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5 Ways to Sabotage Your Nest Egg

Scott Holsopple

There are many things you can do to optimize your 401(k), other retirement accounts, and overall retirement strategy. Then there are a few things you just shouldn't do.

Here are five ways to sabotage your own retirement nest egg:

1. Not saving enough.

No amount of good investing can make up for a total lack of saving. There are two components in the not enough money self-sabotaging routine.

Not saving early enough is the first no-no. Don't squander your paycheck during your 20s and early 30s rather than investing in your retirement. During the first 15-to-20 years of your career, you may not be able to make large contributions. But your mantra during this time should be every little bit counts. Small contributions made early can still grow significantly through compounding.

Contributing too little is the second slip-up. Make every effort to maximize your contributions at any given time. So you could only contribute a little when you were younger? That doesn't mean you can continue that low rate as you progress in your career. You have to keep increasing your contribution rate. Don't get carried away by taking on additional expenses each time you get a pay raise. You're responsible for your retirement savings, so act responsibly!

2. Taking early withdrawals or loans.

This is a really quick and easy way to deplete your retirement savings. Early withdrawals face taxes and, possibly, an IRS penalty. Loans subject you to extra taxes. (When you take a 401(k) loan, you must repay yourself with interest. But, while your initial contributions could have been made pre-tax, your repayments must be made from after-tax money. Despite that, you will still pay taxes on that money and its gains when you take retirement distributions.)

On top of that, every moment your money isn't invested is a moment you're not able to take advantage of compound growth. Remember how every little bit counts? If you take a loan or withdrawal now, you're simply stealing from the 65-year-old you.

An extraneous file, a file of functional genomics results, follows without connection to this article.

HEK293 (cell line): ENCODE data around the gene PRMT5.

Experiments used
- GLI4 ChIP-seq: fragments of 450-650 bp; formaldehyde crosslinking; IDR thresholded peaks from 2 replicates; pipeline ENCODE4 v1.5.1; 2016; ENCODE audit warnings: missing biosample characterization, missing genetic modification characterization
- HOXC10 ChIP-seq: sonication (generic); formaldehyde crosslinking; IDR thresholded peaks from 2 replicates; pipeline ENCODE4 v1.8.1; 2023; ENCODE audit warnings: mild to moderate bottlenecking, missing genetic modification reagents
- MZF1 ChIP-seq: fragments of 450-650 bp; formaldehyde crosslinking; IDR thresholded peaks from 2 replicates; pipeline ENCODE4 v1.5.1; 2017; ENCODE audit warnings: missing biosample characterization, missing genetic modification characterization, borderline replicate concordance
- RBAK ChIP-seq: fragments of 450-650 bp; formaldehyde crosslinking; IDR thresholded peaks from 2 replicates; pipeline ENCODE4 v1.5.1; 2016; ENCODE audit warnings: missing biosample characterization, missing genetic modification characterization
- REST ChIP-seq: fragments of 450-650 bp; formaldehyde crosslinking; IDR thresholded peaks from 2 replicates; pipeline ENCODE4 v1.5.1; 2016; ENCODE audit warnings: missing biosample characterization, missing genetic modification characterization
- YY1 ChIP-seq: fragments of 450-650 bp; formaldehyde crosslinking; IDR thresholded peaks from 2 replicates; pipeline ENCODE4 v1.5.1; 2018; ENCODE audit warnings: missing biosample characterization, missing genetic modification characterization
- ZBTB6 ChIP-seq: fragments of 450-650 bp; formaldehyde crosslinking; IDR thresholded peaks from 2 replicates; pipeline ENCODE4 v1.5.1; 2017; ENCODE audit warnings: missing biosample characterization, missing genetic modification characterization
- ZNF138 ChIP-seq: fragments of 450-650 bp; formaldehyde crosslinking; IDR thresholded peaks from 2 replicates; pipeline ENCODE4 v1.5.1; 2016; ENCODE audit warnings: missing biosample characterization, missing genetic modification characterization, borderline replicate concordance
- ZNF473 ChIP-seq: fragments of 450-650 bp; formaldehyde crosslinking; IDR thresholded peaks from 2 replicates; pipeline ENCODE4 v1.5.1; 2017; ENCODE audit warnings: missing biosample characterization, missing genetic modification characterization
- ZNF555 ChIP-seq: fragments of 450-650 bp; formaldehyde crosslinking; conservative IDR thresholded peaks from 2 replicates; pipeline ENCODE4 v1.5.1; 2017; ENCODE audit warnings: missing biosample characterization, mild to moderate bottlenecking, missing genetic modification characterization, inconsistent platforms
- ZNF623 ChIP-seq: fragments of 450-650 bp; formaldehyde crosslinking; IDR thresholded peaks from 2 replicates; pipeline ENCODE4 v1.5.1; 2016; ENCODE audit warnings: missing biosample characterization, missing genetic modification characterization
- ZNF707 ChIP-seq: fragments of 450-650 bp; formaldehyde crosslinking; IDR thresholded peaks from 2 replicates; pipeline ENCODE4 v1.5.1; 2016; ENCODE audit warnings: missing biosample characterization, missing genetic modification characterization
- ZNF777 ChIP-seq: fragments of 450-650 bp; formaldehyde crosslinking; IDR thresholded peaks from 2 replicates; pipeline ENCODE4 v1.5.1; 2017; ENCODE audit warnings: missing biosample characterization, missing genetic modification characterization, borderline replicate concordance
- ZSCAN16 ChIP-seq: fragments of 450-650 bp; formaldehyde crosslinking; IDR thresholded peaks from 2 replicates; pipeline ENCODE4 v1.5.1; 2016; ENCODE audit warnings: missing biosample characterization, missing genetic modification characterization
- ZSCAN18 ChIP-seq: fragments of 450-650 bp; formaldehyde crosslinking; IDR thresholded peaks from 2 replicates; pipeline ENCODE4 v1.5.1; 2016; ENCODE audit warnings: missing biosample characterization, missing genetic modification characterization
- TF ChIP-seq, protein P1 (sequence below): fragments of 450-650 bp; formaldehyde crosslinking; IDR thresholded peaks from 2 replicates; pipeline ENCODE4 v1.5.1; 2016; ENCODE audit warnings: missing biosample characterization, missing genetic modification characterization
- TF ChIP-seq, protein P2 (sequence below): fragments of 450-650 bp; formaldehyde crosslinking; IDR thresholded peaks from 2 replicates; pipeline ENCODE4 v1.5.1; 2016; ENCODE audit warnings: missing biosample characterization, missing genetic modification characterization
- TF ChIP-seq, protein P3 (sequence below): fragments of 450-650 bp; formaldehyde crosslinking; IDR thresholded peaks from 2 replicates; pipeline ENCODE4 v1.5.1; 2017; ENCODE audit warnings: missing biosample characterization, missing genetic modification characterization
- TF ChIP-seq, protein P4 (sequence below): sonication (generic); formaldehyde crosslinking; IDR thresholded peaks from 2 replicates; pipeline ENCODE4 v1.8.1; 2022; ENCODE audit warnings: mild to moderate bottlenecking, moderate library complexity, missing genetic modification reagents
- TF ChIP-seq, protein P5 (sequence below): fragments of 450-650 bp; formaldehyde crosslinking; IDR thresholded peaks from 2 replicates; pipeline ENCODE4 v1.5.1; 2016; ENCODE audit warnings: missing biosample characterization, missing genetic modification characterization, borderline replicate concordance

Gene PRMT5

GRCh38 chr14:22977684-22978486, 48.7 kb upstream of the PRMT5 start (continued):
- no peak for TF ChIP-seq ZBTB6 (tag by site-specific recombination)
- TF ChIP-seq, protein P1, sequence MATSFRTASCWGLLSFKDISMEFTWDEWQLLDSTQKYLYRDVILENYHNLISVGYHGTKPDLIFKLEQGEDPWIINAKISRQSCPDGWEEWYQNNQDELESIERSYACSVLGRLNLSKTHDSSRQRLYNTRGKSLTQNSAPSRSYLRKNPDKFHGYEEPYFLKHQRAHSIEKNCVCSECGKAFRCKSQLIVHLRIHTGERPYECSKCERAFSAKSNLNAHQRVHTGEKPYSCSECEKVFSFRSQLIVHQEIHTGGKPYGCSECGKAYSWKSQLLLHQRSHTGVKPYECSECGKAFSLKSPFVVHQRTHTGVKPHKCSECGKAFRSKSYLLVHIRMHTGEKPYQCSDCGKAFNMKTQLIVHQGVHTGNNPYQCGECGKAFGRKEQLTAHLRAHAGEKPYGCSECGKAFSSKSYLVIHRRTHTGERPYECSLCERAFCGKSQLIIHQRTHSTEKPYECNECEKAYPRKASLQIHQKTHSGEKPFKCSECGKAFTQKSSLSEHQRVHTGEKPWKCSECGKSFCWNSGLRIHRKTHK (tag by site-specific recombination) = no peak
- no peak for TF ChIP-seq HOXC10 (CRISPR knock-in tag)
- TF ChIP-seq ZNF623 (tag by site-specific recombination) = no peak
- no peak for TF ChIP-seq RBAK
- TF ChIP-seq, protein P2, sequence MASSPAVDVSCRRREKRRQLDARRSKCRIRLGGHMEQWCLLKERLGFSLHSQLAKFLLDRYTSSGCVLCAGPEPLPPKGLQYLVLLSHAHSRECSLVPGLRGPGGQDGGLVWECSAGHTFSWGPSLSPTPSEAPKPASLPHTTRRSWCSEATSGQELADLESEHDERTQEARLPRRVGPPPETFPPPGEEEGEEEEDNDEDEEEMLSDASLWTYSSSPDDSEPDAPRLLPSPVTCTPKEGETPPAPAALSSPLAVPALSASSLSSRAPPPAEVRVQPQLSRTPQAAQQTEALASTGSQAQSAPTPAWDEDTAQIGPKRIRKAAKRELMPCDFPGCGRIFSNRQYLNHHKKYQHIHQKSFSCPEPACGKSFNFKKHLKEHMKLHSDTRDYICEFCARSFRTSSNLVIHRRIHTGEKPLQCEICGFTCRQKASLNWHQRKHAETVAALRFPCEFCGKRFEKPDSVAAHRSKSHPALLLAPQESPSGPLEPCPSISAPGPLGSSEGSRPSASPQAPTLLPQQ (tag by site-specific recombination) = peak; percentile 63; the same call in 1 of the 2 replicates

3. Blindly using your employer's default investing option.

When you begin contributing to an employer-sponsored retirement account, you may not be required to choose your own investment lineup. In these cases, your contributions will be placed in a default investment. Some default investments are good while others may likely leave you short of your retirement goals, but you won't know unless you do a bit of research. If you're going to use the default investment make sure it fits within your risk tolerance and investment strategy.

4) Not rebalancing.

If you've taken action to create a retirement investing strategy, you've worked hard (hopefully) to choose a good portfolio lineup. You've established your risk tolerance, created a timeline to retirement, selected an appropriate asset class allocation, and chosen the optimal funds to fit in your asset class allocation. Don't let all that go to waste!

Over time, gains in some sectors and losses in others mean your allocation percentages become skewed. You have too much money in the areas that have been the hottest and too little money in the cooler asset classes. That means you no longer have a portfolio tailored to your risk tolerance and retirement timeline. You may have too much risk, or you may be sitting in an overly conservative position. Rebalancing fixes the problem instantaneously.

Additionally, rebalancing causes you to follow the age-old investing axiom of "buy low, sell high." As you rebalance, you sell a portion of your portfolio that's been hot (selling high) in order to buy from an asset class that's been slower (buying low). Over time, in combination with dollar-cost averaging, this strategy can help provide a track record of effectiveness.

5) Over-trading.

Trading often is risky by definition because it requires that you attempt to time the market. In the case of your retirement savings, the risks are too high. This is your one and only chance to save and invest for retirement. You don't get a redo. You can't get retirement scholarships or loans. You can't rent your retirement for a little while so you can replenish your savings. Nope. You have to protect your retirement savings with a wise investing strategy. Rather than trading a lot, use dollar-cost averaging and rebalancing in a thoughtfully allocated, diverse investing lineup. And, incidentally, fees can eat your gains pretty quickly if you treat your retirement account like a day-trading account.

Don't sabotage your efforts to save for retirement. This list is easy to avoid with planning and patience.

Scott Holsopple is the president of Smart401k, offering easy-to-use, cost-effective 401(k) advice and solutions for the everyday investor. His advice has been featured on various news outlets, including FOX Business, USA Today and The Wall Street Journal.

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